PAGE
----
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Management Design Education page 3

 
 

Policies and Practices at Public Universities
The quality of graphic design education is often shaped by institutional policies and practices. In this respect, state universities are the category of schools most in need of review and reform. Even within state university Graphic Design programs there is a range of performance. Some Graphic Design programs rank among the best in the country. In other instances, a few effective programs operate because faculty have learned to circumvent the more restrictive university policies. They do so with the tacit approval of immediate administrators. Even fewer universities go through the process of actually changing policies, curriculum and requirements to provide students with a professional education in Graphic Design. The majority of state university Graphic Design programs are woefully deficient in staff. It is amazing how many try to provide an education in Graphic Design with only one or two full-time faculty members. This is even more surprising because currently, Graphic Design has the largest enrollment of majors of any program in art departments at most universities. Seldom or ever is the number of Graphic Design majors limited by the number of faculty members. Understaffing reduces the scope of programs and number of credits in the major required for graduation. Most two-person faculties provide less than thirty credits in Graphic Design.

In liberal arts programs, it is not only the number of Graphic Design faculty, but also, the criteria for hiring. This is best revealed by position descriptions for openings in Graphic Design. It is not unusual when scanning announcements in the Journal of College Art or the Chronicle of Higher Education to find advertisements for a Graphic Designer to teach design and typography. However, they also are expected to teach one or more of the following, life drawing, watercolor, printmaking, art history or other similar courses. This sends a clear signal that Graphic Design program is not professional at that institution.

These conditions have occurred because of serious misjudgments by state university administrators a number of years ago based on expediency, fiscal efficiency or well intentioned but uninformed decision-making. These decisions now are formidable barriers to rectifying unfortunate actions of the past. For example, over-reliance on graduate students as teachers occurred during the 1950s and 1960s when there was a shortage of qualified instructors. It was believed economically feasible to extend the capacity of the art faculty with minimal outlay of funds, while at the same time, subsidizing the graduate program. With financial conditions in public universities being what they are today, it is difficult if not impossible to replace graduate teaching assistants with the faculty lines which should have been established in the first place. Graduate students should work as teaching assistants but not as teachers. The use of graduate assistants has been badly abused at the expense of both students and educational quality.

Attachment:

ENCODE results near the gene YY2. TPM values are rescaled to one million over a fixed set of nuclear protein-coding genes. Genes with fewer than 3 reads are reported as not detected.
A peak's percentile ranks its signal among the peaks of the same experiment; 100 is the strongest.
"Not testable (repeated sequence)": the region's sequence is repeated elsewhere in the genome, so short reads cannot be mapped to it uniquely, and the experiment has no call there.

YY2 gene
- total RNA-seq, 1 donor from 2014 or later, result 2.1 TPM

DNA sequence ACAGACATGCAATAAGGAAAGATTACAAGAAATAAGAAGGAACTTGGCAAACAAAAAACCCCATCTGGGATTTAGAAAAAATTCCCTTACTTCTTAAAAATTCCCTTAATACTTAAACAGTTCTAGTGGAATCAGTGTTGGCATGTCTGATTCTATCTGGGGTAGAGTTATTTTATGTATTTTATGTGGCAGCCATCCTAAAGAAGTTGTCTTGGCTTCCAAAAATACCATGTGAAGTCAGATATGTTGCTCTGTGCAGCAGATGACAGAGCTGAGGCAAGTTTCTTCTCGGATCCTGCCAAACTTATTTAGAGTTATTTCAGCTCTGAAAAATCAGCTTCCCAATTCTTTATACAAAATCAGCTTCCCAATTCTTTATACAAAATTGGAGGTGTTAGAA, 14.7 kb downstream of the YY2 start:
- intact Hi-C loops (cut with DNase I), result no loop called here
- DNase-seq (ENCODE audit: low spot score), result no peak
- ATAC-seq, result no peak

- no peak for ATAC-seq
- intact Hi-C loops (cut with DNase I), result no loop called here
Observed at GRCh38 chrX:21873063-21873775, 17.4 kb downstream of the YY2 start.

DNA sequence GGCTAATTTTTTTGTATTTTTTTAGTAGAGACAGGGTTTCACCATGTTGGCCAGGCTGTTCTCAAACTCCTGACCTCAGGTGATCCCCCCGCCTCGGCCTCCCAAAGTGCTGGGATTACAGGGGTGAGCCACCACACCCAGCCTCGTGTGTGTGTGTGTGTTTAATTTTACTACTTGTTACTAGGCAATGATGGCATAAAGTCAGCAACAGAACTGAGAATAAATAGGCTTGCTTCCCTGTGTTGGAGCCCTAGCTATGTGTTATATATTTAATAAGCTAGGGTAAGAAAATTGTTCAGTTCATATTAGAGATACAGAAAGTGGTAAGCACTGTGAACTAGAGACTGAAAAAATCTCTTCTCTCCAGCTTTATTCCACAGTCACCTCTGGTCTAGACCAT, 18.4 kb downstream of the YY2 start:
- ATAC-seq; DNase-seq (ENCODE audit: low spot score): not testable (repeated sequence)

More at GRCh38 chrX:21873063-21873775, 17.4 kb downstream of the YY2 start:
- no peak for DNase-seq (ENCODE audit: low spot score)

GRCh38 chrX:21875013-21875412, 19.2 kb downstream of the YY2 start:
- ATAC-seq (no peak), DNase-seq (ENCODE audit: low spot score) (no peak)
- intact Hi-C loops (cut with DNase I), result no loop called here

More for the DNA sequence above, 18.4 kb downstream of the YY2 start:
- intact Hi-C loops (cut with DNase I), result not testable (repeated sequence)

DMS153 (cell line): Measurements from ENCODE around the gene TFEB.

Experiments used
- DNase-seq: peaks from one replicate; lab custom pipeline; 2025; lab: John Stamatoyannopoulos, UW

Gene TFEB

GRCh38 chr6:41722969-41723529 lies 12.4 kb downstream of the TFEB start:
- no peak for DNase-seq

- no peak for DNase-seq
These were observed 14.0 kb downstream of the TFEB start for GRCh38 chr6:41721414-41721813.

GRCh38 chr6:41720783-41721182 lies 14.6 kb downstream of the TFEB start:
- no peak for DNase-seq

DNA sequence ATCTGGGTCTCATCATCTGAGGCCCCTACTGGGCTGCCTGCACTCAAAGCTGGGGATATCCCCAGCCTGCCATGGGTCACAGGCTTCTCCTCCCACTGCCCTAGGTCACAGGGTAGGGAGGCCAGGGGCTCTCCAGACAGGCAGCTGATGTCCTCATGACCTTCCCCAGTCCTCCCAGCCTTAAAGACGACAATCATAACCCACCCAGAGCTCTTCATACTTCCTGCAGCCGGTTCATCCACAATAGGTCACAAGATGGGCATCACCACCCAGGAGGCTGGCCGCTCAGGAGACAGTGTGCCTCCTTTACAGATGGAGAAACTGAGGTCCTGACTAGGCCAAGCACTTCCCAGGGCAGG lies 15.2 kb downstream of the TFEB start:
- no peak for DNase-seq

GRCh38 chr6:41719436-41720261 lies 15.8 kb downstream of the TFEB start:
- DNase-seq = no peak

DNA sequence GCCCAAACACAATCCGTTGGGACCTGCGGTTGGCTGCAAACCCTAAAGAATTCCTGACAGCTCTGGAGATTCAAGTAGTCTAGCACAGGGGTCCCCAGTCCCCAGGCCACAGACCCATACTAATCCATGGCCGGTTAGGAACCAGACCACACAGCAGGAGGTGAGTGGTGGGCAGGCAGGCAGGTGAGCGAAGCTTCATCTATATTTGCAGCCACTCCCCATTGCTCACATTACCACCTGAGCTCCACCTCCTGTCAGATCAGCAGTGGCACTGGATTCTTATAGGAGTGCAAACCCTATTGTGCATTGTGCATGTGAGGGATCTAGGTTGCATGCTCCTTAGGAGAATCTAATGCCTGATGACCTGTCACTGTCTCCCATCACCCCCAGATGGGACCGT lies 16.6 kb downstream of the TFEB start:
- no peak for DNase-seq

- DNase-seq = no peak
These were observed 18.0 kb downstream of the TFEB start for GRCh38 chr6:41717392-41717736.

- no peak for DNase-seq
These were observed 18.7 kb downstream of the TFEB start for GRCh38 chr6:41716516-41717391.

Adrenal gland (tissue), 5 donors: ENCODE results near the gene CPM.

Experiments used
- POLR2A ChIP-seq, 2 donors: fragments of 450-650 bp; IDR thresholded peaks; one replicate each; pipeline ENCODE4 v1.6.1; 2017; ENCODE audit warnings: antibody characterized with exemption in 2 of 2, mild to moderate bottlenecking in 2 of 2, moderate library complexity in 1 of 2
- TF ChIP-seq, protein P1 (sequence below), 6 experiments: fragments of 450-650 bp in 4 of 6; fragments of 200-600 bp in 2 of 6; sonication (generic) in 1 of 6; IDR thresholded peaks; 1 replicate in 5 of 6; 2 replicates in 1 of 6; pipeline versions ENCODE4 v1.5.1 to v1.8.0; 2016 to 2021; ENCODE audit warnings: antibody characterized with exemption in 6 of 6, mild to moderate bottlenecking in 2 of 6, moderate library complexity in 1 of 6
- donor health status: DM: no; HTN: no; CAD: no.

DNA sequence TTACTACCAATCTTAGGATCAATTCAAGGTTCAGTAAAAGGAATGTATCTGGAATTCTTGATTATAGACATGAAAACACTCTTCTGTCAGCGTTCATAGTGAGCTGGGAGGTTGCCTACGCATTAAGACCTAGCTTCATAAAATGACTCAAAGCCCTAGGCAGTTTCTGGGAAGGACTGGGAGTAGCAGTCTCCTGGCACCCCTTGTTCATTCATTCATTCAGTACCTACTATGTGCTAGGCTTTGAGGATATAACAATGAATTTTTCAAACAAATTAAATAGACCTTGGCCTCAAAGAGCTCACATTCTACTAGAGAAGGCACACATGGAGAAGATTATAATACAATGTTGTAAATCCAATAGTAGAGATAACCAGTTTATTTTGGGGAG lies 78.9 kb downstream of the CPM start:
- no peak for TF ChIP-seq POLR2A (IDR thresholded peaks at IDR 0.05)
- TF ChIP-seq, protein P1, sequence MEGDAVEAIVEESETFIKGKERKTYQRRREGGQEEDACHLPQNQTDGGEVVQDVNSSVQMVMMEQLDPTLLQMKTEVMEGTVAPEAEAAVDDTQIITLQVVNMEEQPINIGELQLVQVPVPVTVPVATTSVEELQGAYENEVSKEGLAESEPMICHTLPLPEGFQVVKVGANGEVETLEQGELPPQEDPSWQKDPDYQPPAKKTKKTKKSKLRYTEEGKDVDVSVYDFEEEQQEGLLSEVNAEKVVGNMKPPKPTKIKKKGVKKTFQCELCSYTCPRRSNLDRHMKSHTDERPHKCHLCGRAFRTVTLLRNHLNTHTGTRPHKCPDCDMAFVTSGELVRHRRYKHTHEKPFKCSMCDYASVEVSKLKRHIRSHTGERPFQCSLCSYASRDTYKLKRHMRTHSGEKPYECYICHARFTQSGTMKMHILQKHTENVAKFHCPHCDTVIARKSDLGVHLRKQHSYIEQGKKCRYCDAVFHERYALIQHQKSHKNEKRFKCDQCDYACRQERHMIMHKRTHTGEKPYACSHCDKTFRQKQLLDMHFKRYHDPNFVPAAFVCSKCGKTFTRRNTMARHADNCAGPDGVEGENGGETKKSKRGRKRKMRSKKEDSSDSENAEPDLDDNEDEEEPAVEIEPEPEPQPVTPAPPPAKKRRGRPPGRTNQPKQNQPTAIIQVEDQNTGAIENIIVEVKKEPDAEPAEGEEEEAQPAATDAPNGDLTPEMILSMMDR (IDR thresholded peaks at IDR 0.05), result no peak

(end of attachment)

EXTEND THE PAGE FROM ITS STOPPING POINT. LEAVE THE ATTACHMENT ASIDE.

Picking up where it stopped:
Another questionable decision was putting Graphic Design into a liberal arts program. With the liberal arts context, one or two Graphic Design instructors suffice for students to fulfill degree requirements in Graphic Design. There are fewer courses in the major supplemented by a variety of Fine Art and Art History courses leading to a BFA in Art. Now when there is genuine need to upgrade professional programs in Graphic Design, it is extremely difficult to obtain the additional faculty lines and resources.

A third failure is based on the notion that what is good for Fine Arts is good for Graphic Design. While Fine Art courses might enrich and expand education in design, Fine Art courses for Graphic Design majors should be elective rather than required. Administrators tend to equate Fine Arts and Graphic Design, failing to recognize that they have very different educational objectives, requirements and student expectations.